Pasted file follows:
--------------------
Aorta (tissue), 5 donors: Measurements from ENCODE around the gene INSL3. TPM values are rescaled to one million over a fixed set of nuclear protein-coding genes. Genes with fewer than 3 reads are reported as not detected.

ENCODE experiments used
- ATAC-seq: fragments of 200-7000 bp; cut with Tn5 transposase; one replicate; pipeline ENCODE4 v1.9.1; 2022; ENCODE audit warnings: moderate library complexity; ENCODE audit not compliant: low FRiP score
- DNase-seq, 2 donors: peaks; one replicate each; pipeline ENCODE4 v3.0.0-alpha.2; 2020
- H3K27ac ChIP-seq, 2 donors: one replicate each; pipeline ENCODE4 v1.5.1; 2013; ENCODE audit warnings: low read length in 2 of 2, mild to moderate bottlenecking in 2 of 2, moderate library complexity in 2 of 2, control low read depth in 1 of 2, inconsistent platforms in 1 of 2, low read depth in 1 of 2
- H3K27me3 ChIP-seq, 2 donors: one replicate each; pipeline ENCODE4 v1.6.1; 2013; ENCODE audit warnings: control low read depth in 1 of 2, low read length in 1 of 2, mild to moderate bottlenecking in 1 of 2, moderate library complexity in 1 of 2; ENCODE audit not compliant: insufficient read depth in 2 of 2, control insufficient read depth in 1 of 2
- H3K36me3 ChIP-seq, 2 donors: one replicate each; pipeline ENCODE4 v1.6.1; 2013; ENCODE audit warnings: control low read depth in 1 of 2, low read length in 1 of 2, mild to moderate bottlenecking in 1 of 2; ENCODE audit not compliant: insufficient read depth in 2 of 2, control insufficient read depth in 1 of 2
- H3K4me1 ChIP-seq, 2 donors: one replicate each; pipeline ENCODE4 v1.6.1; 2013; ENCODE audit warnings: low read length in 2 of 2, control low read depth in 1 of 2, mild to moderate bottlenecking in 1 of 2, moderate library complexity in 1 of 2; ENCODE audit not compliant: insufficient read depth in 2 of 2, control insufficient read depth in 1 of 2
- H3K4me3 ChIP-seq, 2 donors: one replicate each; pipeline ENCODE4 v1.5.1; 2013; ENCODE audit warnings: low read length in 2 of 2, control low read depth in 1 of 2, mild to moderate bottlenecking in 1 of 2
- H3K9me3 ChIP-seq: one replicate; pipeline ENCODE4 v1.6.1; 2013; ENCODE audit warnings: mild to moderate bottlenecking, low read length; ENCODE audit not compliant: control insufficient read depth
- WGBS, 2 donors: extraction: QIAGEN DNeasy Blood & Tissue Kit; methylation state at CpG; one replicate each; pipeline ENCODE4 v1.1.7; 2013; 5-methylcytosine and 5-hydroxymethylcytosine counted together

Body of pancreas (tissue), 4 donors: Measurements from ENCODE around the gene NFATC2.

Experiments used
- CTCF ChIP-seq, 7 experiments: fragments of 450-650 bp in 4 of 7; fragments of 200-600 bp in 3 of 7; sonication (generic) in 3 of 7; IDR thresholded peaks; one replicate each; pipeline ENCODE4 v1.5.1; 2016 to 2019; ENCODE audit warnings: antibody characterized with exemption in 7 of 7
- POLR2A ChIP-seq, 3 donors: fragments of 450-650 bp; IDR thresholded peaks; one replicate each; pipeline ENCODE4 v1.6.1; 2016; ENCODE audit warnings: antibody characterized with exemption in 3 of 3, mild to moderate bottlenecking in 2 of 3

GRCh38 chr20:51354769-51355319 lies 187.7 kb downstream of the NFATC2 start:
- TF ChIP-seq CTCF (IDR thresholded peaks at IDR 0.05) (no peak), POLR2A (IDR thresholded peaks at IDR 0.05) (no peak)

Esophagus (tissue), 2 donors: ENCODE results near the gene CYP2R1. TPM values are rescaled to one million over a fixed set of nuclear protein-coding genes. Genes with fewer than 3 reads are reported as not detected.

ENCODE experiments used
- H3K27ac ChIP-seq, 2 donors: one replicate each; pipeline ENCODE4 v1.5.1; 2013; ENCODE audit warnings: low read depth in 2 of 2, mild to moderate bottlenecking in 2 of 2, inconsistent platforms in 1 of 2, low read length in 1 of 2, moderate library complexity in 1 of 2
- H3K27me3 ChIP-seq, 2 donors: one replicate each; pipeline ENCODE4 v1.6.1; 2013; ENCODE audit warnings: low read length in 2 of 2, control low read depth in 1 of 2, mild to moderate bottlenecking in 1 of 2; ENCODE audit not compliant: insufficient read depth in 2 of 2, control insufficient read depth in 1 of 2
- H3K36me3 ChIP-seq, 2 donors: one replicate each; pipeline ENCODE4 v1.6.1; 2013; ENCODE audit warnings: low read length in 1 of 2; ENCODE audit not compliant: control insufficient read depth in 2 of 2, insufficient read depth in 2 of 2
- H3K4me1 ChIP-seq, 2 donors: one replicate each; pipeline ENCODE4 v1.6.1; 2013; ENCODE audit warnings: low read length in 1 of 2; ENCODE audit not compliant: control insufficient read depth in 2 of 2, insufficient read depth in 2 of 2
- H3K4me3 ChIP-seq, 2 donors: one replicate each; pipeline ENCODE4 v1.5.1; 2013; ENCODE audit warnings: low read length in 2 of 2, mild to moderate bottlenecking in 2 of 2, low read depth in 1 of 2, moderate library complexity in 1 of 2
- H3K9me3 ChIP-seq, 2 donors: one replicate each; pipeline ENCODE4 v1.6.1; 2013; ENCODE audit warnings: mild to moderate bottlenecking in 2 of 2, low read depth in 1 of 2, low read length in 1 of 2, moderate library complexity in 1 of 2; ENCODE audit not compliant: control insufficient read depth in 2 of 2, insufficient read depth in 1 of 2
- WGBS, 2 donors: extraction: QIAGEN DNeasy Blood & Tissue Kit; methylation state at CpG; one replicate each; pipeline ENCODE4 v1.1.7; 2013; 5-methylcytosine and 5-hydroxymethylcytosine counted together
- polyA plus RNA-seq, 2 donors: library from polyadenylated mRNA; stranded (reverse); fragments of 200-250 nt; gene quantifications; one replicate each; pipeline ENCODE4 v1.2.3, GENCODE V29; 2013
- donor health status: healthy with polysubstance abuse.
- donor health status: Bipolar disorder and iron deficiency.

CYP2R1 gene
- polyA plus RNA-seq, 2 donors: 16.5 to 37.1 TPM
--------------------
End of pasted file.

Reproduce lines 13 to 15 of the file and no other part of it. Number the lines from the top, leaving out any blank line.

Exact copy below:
Experiments used
- CTCF ChIP-seq, 7 experiments: fragments of 450-650 bp in 4 of 7; fragments of 200-600 bp in 3 of 7; sonication (generic) in 3 of 7; IDR thresholded peaks; one replicate each; pipeline ENCODE4 v1.5.1; 2016 to 2019; ENCODE audit warnings: antibody characterized with exemption in 7 of 7
- POLR2A ChIP-seq, 3 donors: fragments of 450-650 bp; IDR thresholded peaks; one replicate each; pipeline ENCODE4 v1.6.1; 2016; ENCODE audit warnings: antibody characterized with exemption in 3 of 3, mild to moderate bottlenecking in 2 of 3